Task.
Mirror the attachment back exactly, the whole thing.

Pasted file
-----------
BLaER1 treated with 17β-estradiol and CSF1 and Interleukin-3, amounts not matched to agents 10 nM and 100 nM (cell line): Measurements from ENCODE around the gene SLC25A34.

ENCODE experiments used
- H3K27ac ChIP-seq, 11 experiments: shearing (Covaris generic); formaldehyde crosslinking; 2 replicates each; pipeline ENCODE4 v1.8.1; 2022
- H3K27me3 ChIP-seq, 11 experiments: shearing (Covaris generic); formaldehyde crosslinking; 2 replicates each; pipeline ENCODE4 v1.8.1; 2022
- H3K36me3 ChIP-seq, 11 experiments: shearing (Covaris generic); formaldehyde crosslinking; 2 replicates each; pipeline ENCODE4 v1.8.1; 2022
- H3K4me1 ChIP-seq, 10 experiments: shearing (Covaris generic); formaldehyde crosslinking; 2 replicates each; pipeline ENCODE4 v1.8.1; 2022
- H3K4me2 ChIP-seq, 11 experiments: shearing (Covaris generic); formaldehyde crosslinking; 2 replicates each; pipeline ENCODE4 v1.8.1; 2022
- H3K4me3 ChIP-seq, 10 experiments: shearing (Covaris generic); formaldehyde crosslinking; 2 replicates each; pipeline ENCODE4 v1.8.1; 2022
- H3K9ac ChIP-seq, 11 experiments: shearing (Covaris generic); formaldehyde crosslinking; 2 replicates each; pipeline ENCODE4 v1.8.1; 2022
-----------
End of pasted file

BLaER1 treated with 17β-estradiol and CSF1 and Interleukin-3, amounts not matched to agents 10 nM and 100 nM (cell line): Measurements from ENCODE around the gene SLC25A34.

ENCODE experiments used
- H3K27ac ChIP-seq, 11 experiments: shearing (Covaris generic); formaldehyde crosslinking; 2 replicates each; pipeline ENCODE4 v1.8.1; 2022
- H3K27me3 ChIP-seq, 11 experiments: shearing (Covaris generic); formaldehyde crosslinking; 2 replicates each; pipeline ENCODE4 v1.8.1; 2022
- H3K36me3 ChIP-seq, 11 experiments: shearing (Covaris generic); formaldehyde crosslinking; 2 replicates each; pipeline ENCODE4 v1.8.1; 2022
- H3K4me1 ChIP-seq, 10 experiments: shearing (Covaris generic); formaldehyde crosslinking; 2 replicates each; pipeline ENCODE4 v1.8.1; 2022
- H3K4me2 ChIP-seq, 11 experiments: shearing (Covaris generic); formaldehyde crosslinking; 2 replicates each; pipeline ENCODE4 v1.8.1; 2022
- H3K4me3 ChIP-seq, 10 experiments: shearing (Covaris generic); formaldehyde crosslinking; 2 replicates each; pipeline ENCODE4 v1.8.1; 2022
- H3K9ac ChIP-seq, 11 experiments: shearing (Covaris generic); formaldehyde crosslinking; 2 replicates each; pipeline ENCODE4 v1.8.1; 2022